History never repeats exactly but the present situation is closer to the third wave than to the first two. It is beyond 1848 in that the working class is far stronger internationally and there is no prospect of capitalist expansion like in the 1850s. It has not reached the level of 1917 and after - the working class has not yet taken power anywhere. But there is a huge momentum and we are just at the beginning.
Also the economic situation is much more severe. The explosion of 1968 came on back of the first faltering of the long post war boom and ran aground as the system moved into recession in the mid- seventies. This time the movement is rising in response to the economic crisis which shows every sign of continuing for many years.

Moreover there is a new, extremely serious factor in the situation – climate change. The threat of climate change is widely recognised in the abstract but it tends to be seen as a disaster that may or will strike in the future and as a separate issue. In reality climate change is already happening, already having a serious impact in many parts of the world, for example the severe tornados in the USA, and has the effect of sharpening social conflicts and the class struggle. Along with inflation resulting from the economic crisis, climate change is a factor in the rise in basic food prices which in turn has been a major driver in the Arab revolts.

What are the implications of this? Certainly not that our side will advance smoothly from victory to victory. There is a powerful enemy involved here – the international ruling class – and it will fight back, and it will win some battles. But defeat in one place (say Libya) will not prevent somewhere else, say Greece, picking up the baton. So we should view coming events with a deep optimism and excitement.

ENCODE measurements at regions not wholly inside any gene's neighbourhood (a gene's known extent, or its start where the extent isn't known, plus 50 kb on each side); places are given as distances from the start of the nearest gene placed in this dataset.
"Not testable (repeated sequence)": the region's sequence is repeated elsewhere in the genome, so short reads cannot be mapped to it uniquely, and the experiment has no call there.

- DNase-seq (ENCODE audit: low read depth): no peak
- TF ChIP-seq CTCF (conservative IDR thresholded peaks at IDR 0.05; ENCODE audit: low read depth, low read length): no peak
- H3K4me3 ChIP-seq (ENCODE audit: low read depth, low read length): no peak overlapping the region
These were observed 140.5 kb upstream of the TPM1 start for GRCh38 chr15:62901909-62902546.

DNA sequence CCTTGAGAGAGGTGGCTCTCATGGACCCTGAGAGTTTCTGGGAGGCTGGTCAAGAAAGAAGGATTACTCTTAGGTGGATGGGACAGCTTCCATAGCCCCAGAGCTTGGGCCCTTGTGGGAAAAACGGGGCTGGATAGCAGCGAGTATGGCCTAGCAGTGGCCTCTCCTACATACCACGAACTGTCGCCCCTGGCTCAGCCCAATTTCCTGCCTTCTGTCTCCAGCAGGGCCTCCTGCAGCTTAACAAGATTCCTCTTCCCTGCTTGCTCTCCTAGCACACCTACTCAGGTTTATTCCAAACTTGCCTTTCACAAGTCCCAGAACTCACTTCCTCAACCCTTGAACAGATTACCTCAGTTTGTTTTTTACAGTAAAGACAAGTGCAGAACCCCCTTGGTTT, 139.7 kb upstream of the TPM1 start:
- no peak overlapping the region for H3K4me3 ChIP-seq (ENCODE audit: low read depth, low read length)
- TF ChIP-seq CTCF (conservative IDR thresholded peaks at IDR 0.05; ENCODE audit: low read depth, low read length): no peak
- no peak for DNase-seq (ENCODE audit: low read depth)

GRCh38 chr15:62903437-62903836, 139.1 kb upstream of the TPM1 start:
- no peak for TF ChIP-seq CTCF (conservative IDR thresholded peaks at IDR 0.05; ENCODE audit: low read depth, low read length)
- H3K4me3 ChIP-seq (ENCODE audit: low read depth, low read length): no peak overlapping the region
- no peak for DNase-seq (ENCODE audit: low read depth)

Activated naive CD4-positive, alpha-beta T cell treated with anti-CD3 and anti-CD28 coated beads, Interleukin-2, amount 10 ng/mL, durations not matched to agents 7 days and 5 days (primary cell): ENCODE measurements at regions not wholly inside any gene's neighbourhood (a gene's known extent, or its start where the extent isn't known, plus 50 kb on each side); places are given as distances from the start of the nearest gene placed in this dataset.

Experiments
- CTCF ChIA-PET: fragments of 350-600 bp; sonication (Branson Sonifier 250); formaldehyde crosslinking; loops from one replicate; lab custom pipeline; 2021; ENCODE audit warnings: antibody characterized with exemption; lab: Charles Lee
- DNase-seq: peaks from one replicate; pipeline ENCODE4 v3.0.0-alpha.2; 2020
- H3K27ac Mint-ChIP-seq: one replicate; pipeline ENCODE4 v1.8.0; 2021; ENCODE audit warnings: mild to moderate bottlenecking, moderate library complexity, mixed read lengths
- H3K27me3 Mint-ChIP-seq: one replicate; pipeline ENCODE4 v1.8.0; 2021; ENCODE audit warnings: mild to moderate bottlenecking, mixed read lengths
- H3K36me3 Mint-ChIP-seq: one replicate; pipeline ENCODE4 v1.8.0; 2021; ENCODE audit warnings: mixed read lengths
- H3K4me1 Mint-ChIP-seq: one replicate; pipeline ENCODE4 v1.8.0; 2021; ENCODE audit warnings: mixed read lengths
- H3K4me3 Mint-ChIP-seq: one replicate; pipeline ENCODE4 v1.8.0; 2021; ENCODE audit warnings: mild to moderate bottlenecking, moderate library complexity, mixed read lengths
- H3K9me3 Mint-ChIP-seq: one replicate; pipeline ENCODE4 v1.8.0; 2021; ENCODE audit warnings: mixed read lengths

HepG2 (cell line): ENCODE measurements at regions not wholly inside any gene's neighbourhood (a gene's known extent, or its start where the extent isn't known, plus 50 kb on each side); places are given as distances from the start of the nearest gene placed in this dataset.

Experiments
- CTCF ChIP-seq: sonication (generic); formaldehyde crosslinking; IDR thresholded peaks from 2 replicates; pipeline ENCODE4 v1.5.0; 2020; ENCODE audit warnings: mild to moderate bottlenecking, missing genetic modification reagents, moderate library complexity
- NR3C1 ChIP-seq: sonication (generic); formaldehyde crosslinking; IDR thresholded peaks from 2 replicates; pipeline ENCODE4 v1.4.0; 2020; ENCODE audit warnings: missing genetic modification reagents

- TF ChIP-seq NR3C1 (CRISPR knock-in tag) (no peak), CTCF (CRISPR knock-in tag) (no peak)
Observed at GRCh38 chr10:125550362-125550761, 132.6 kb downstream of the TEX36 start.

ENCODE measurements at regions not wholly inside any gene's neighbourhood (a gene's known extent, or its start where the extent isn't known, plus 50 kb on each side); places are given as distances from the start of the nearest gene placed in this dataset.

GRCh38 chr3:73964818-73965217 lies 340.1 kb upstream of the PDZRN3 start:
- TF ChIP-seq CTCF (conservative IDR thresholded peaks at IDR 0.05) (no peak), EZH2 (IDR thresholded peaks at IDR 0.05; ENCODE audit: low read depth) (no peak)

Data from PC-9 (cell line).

We should expect the unexpected. Not only will there be new eruptions of struggle, there will be new forms of struggle emerging, like occupying public squares. Remember mass strikes, workers’ councils. flying pickets, and student sit-ins were all ‘new’ in their day. Very often, precisely because of their newness and spontaneity, these struggles will be characterised by anti-political, anti-party moods. People entering into struggle for the first time, enthused by the justness of their cause, frequently think that all that is required is for everyone to get together and keep ‘politics out of it’.

Socialists need to be on the alert and ready to respond, quickly and positively, to these developments, without losing sight of basic principles and strategic objectives. In the end it will be the struggle of the mass of the working class, especially the struggle at the point of production, which will be crucial. ‘Where the chains of capitalism are forged, there must they be broken,’ as the great Rosa Luxemburg put it.

We also need a great sense of urgency. At the moment in Britain the racist and fascist right has suffered serious setbacks, due to anti-fascist campaigning and the rise of the anti-cuts movement, but this is by no means the case everywhere and even if the left currently has the initiative, if we squander our opportunities the fascists will be there to take advantage of the unresolved crisis.

History shows that as well as mass struggle ultimate victory depends on the working class developing strong political organisation. It is not an accident that in all the past struggles listed above the only one where the working class took power, albeit only for a few years, was the Russian Revolution led by the Bolshevik Party.

At present the forces of revolutionary socialism are small, nationally and internationally, so it is right that socialists in many countries are involved in political initiatives designed to draw more workers into political activity – initiatives like the Democratic Workers Party in Egypt, the Left Block in Portugal, Die Linke in Germany and the United Left Alliance in Ireland. But this does not change the need, in this process, to build fully revolutionary parties. This is not easy, and some activists will balk at it, but it has to be done.
Build the struggle! Build the party!

John Molyneux
1 June 2011